In Central Louisiana, Natchitoches spent more than eight months and $3 million to rehabilitate the brick surface on its historic Front Street, a mecca for tourists. Fifty years earlier, members of an earlier forerunner of the Association for the Preservation of Historic Natchitoches physically blocked bulldozers from tearing up the bricks so they could be replaced with asphalt (the state scrapped the project soon after).

“Not long ago, I was sitting in one of the historic homes along Jefferson Street when the horse-pulled carriage, full of tourists, passed the home,” said Susan Dollar, an APHN board member. “With the brick streets, the horses’ hooves took me back in time, and I almost felt the past and present blend there for a moment. … Some folks say the bricks make them feel seasick, but I love them. They encourage folks to move more slowly along, and to enjoy the historic ambiance around them.”

In addition to adding character and charm, proponents of brick streets say they slow traffic, increasing safety in residential neighborhoods and exposure to businesses in commercial districts. They can also enhance property values, rejuvenate neglected areas and spur redevelopment of historic properties.

“It’s part of the historic landscape,” Mason said. “It gives people a sense of history when they go to and from their homes every day. There’s something about them that’s very appealing. It gives the street a sense of character.”

“Everyone appreciates the buildings in the Garden District, but it’s the smaller things that also make up the character of it,” Lord said. “The bricks streets and trees are two of those things. It’s part of the value. … The issue is, just like with an older house, you’re dealing with older materials and the expenses can be higher. But if you put in that expense up front, it will last longer than a modern quick fix.”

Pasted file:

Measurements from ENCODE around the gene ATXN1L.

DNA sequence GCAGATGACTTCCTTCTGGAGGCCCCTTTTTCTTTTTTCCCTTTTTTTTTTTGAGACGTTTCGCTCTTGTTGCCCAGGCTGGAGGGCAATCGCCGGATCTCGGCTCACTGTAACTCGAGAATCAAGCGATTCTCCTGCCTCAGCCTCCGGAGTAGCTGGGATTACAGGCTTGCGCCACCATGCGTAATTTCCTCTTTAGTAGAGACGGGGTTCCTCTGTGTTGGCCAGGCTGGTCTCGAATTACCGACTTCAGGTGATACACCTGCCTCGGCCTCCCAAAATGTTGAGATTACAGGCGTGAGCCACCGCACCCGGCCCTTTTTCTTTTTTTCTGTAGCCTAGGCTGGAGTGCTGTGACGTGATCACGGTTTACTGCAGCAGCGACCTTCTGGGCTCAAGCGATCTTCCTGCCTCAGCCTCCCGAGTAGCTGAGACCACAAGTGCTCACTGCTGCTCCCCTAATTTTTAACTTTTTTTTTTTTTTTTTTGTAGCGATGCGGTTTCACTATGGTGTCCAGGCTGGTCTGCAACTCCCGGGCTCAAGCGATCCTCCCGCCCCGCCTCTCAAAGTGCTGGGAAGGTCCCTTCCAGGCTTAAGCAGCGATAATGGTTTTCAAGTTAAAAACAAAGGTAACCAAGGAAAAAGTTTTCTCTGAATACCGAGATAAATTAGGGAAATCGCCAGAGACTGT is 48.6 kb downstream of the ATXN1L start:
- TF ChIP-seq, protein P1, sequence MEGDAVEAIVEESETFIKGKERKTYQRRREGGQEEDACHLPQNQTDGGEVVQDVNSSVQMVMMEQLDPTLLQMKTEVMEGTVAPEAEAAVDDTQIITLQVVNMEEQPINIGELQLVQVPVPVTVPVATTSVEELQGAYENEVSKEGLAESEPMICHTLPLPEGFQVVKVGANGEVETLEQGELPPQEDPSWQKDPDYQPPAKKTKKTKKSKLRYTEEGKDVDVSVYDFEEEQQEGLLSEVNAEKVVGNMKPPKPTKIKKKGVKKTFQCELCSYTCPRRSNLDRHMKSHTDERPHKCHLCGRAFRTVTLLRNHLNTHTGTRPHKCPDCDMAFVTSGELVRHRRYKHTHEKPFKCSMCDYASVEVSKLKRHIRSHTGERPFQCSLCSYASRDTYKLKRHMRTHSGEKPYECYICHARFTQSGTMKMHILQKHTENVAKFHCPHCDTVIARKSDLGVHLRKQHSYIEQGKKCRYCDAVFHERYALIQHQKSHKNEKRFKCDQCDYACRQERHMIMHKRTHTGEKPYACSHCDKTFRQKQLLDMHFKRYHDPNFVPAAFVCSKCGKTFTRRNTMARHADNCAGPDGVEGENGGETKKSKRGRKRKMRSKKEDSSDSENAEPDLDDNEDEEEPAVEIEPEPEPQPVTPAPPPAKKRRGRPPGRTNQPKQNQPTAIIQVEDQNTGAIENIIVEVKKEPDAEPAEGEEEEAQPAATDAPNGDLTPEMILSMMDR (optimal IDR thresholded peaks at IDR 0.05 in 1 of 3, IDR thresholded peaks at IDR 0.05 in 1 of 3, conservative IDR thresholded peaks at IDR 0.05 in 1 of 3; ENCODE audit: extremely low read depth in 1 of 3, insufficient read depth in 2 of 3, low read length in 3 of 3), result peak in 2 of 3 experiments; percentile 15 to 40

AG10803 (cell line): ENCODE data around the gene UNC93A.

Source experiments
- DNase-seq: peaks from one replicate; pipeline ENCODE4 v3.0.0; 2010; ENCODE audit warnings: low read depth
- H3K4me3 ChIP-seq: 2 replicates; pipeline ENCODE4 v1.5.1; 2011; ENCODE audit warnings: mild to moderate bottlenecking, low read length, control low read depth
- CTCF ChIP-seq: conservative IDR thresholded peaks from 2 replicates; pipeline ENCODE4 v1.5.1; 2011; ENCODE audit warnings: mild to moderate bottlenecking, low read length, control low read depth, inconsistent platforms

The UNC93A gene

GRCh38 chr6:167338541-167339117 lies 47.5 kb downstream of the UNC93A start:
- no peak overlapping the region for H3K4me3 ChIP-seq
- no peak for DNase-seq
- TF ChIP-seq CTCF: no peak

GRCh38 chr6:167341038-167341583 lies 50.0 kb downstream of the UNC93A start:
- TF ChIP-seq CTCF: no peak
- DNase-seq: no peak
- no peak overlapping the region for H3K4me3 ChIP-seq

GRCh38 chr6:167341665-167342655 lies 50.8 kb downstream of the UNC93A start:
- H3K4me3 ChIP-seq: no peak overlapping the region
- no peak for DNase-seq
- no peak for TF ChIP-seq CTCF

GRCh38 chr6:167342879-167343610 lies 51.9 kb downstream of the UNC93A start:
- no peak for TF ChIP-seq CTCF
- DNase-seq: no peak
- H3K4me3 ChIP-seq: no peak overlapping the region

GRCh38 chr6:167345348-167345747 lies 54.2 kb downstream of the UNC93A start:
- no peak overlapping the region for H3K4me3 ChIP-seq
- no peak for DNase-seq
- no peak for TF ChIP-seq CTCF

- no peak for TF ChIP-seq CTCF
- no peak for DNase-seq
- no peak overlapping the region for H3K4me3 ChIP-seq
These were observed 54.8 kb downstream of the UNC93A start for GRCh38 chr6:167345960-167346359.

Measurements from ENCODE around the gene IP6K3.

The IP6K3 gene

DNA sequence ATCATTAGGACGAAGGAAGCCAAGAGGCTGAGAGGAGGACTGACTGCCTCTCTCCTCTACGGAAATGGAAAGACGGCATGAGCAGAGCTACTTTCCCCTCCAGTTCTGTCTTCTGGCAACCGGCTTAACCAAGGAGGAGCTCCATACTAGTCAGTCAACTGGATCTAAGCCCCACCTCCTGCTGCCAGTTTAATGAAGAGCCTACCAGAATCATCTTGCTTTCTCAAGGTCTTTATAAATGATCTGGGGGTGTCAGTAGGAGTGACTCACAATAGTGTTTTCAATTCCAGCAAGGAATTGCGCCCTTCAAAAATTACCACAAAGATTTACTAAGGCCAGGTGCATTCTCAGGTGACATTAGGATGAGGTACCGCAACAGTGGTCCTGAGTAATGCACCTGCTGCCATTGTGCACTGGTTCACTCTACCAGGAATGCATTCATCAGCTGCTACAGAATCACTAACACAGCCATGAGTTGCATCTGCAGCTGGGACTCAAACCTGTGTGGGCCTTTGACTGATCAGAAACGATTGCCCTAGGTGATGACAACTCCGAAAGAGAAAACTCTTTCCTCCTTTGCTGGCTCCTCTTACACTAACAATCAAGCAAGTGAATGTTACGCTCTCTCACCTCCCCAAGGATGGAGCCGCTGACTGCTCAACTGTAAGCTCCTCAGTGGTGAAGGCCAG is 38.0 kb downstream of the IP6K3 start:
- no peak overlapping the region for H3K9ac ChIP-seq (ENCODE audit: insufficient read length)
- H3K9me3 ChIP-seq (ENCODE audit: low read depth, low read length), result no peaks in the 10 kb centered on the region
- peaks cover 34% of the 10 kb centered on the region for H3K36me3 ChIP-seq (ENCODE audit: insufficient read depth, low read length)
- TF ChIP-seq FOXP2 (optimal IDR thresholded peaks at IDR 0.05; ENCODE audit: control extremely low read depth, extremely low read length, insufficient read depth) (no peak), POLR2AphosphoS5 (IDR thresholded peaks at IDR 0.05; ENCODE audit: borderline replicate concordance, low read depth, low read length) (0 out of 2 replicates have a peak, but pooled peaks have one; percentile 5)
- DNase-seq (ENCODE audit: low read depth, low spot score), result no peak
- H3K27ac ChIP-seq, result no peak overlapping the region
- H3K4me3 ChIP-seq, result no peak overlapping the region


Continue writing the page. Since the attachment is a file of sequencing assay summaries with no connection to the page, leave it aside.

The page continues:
The issue is money. Communities that have repaired or restored brick streets reported they cost at least three times as much and sometimes more than 10 times as much as estimated asphalt costs.

Proponents of brick streets argue the cost is worth it, and is mitigated by savings in maintenance and reconstruction costs over the longer life of the road. But there is a point where the upfront cost is too prohibitive, particularly for a small or medium-sized city.

“I love our brick streets,” said Garden District resident Jeff Phillips. “I think they’re great for the neighborhood. I think they help with property values. But I understand they’re expensive.”

Roy seems committed to trying to find a way to preserve the brick surface.

“I like them,” he said. “I grew up there. I want to see those streets the way they’ve always been. Particularly with how much we’ve given up in historically significant assets. We don’t want to give up the last really significant parts from the historical tapestry of our city.”

Sterkx, who is also president of the Alexandria Historic Preservation Commission, says her concern is not only that the streets remain brick, but that they’re restored or rebuilt the right way.

“It seems like such a simple solution to me - lay them down the way they were before,” she said. “Those bricks have lasted pretty well for a long time, almost 100 years, but if we don’t do them right we’re going to lose them. I just want it to be as pretty as it can be. I don’t want to throw something away out of carelessness.”

___

Information from: Alexandria Daily Town Talk, https://www.thetowntalk.com